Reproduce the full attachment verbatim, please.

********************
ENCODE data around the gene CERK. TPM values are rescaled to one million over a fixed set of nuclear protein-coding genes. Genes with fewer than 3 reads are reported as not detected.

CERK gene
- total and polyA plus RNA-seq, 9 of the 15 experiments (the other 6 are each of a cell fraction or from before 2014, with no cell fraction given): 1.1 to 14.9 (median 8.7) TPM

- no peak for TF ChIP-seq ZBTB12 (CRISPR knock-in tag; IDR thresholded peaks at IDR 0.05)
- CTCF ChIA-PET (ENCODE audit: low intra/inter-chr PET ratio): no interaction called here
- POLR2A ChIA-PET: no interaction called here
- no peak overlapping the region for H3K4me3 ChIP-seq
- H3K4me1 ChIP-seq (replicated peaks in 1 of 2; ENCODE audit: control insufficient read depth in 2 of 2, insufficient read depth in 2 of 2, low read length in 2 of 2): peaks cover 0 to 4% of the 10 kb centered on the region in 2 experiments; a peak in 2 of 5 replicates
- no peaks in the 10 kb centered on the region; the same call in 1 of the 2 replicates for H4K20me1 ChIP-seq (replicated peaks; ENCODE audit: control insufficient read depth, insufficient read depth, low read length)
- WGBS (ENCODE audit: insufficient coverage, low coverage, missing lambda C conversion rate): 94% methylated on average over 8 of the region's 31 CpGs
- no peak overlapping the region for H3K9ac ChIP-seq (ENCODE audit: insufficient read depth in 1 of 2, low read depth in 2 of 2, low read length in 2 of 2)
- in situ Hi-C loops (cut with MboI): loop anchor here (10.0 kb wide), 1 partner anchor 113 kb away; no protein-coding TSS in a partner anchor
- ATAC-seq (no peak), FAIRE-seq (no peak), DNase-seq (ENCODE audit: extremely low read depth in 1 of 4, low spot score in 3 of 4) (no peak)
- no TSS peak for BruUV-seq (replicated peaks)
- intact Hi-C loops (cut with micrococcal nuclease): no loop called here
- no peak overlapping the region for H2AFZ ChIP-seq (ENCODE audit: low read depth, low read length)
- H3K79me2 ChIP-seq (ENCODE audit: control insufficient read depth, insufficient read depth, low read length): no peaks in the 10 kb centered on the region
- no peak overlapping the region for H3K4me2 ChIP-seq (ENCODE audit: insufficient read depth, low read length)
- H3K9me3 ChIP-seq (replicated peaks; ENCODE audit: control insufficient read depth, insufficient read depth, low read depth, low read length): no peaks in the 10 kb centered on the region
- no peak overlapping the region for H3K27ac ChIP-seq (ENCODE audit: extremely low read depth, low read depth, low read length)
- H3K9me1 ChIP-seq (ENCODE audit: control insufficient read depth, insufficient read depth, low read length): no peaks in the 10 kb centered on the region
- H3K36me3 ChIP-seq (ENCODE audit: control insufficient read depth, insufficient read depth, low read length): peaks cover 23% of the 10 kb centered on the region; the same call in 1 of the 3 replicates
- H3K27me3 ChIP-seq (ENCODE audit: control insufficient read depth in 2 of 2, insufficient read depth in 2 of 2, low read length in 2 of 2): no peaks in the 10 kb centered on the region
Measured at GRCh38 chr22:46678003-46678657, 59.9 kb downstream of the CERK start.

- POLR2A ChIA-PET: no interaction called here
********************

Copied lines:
ENCODE data around the gene CERK. TPM values are rescaled to one million over a fixed set of nuclear protein-coding genes. Genes with fewer than 3 reads are reported as not detected.

CERK gene
- total and polyA plus RNA-seq, 9 of the 15 experiments (the other 6 are each of a cell fraction or from before 2014, with no cell fraction given): 1.1 to 14.9 (median 8.7) TPM

- no peak for TF ChIP-seq ZBTB12 (CRISPR knock-in tag; IDR thresholded peaks at IDR 0.05)
- CTCF ChIA-PET (ENCODE audit: low intra/inter-chr PET ratio): no interaction called here
- POLR2A ChIA-PET: no interaction called here
- no peak overlapping the region for H3K4me3 ChIP-seq
- H3K4me1 ChIP-seq (replicated peaks in 1 of 2; ENCODE audit: control insufficient read depth in 2 of 2, insufficient read depth in 2 of 2, low read length in 2 of 2): peaks cover 0 to 4% of the 10 kb centered on the region in 2 experiments; a peak in 2 of 5 replicates
- no peaks in the 10 kb centered on the region; the same call in 1 of the 2 replicates for H4K20me1 ChIP-seq (replicated peaks; ENCODE audit: control insufficient read depth, insufficient read depth, low read length)
- WGBS (ENCODE audit: insufficient coverage, low coverage, missing lambda C conversion rate): 94% methylated on average over 8 of the region's 31 CpGs
- no peak overlapping the region for H3K9ac ChIP-seq (ENCODE audit: insufficient read depth in 1 of 2, low read depth in 2 of 2, low read length in 2 of 2)
- in situ Hi-C loops (cut with MboI): loop anchor here (10.0 kb wide), 1 partner anchor 113 kb away; no protein-coding TSS in a partner anchor
- ATAC-seq (no peak), FAIRE-seq (no peak), DNase-seq (ENCODE audit: extremely low read depth in 1 of 4, low spot score in 3 of 4) (no peak)
- no TSS peak for BruUV-seq (replicated peaks)
- intact Hi-C loops (cut with micrococcal nuclease): no loop called here
- no peak overlapping the region for H2AFZ ChIP-seq (ENCODE audit: low read depth, low read length)
- H3K79me2 ChIP-seq (ENCODE audit: control insufficient read depth, insufficient read depth, low read length): no peaks in the 10 kb centered on the region
- no peak overlapping the region for H3K4me2 ChIP-seq (ENCODE audit: insufficient read depth, low read length)
- H3K9me3 ChIP-seq (replicated peaks; ENCODE audit: control insufficient read depth, insufficient read depth, low read depth, low read length): no peaks in the 10 kb centered on the region
- no peak overlapping the region for H3K27ac ChIP-seq (ENCODE audit: extremely low read depth, low read depth, low read length)
- H3K9me1 ChIP-seq (ENCODE audit: control insufficient read depth, insufficient read depth, low read length): no peaks in the 10 kb centered on the region
- H3K36me3 ChIP-seq (ENCODE audit: control insufficient read depth, insufficient read depth, low read length): peaks cover 23% of the 10 kb centered on the region; the same call in 1 of the 3 replicates
- H3K27me3 ChIP-seq (ENCODE audit: control insufficient read depth in 2 of 2, insufficient read depth in 2 of 2, low read length in 2 of 2): no peaks in the 10 kb centered on the region
Measured at GRCh38 chr22:46678003-46678657, 59.9 kb downstream of the CERK start.

- POLR2A ChIA-PET: no interaction called here